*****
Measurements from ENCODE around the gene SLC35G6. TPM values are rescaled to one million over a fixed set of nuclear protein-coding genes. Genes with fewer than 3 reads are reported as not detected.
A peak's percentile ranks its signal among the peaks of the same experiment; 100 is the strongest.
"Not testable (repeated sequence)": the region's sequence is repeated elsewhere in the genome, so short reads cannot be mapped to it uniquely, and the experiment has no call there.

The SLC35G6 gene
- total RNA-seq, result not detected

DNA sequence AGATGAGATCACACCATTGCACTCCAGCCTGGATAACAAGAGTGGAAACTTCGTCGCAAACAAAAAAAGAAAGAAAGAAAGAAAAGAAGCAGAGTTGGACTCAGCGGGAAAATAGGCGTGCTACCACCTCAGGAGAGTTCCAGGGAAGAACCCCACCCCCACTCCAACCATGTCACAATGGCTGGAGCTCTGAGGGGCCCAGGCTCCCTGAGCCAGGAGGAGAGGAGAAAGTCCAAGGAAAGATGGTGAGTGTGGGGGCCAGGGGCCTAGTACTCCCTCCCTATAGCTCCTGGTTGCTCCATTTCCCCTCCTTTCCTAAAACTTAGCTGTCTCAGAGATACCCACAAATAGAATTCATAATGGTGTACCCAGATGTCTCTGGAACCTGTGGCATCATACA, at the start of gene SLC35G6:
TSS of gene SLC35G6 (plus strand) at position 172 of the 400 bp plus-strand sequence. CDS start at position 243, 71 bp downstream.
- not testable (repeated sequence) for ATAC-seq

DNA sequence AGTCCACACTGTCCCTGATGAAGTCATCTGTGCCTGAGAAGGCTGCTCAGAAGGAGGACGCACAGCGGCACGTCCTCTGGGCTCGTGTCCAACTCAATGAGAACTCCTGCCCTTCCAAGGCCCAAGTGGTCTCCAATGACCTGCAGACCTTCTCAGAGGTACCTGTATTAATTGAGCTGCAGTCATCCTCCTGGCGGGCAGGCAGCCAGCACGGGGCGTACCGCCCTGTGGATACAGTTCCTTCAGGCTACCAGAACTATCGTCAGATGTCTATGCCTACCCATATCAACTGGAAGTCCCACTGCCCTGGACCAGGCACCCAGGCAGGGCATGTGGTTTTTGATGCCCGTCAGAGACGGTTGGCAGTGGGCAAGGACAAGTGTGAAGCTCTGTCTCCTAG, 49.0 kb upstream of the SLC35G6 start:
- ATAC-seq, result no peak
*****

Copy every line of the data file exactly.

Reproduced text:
Measurements from ENCODE around the gene SLC35G6. TPM values are rescaled to one million over a fixed set of nuclear protein-coding genes. Genes with fewer than 3 reads are reported as not detected.
A peak's percentile ranks its signal among the peaks of the same experiment; 100 is the strongest.
"Not testable (repeated sequence)": the region's sequence is repeated elsewhere in the genome, so short reads cannot be mapped to it uniquely, and the experiment has no call there.

The SLC35G6 gene
- total RNA-seq, result not detected

DNA sequence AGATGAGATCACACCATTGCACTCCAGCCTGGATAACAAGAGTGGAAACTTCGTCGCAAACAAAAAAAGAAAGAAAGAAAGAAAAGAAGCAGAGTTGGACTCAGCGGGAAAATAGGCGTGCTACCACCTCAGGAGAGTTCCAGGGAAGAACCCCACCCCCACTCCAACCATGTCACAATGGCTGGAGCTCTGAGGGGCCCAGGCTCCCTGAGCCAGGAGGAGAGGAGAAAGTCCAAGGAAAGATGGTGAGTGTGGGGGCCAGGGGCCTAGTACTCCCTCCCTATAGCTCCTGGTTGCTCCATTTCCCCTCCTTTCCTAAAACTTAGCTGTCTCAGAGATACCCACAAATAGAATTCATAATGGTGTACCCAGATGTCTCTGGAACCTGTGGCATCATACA, at the start of gene SLC35G6:
TSS of gene SLC35G6 (plus strand) at position 172 of the 400 bp plus-strand sequence. CDS start at position 243, 71 bp downstream.
- not testable (repeated sequence) for ATAC-seq

DNA sequence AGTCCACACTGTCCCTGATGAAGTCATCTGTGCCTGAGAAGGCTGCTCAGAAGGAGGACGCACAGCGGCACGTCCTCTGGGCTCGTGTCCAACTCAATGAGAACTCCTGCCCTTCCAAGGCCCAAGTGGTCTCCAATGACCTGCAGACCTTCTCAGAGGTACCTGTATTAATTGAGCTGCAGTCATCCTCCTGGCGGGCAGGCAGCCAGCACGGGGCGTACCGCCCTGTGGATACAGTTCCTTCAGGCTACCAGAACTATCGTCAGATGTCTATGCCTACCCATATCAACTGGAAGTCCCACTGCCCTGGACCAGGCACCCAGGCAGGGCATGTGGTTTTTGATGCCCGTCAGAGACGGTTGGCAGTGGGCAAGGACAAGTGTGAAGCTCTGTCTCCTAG, 49.0 kb upstream of the SLC35G6 start:
- ATAC-seq, result no peak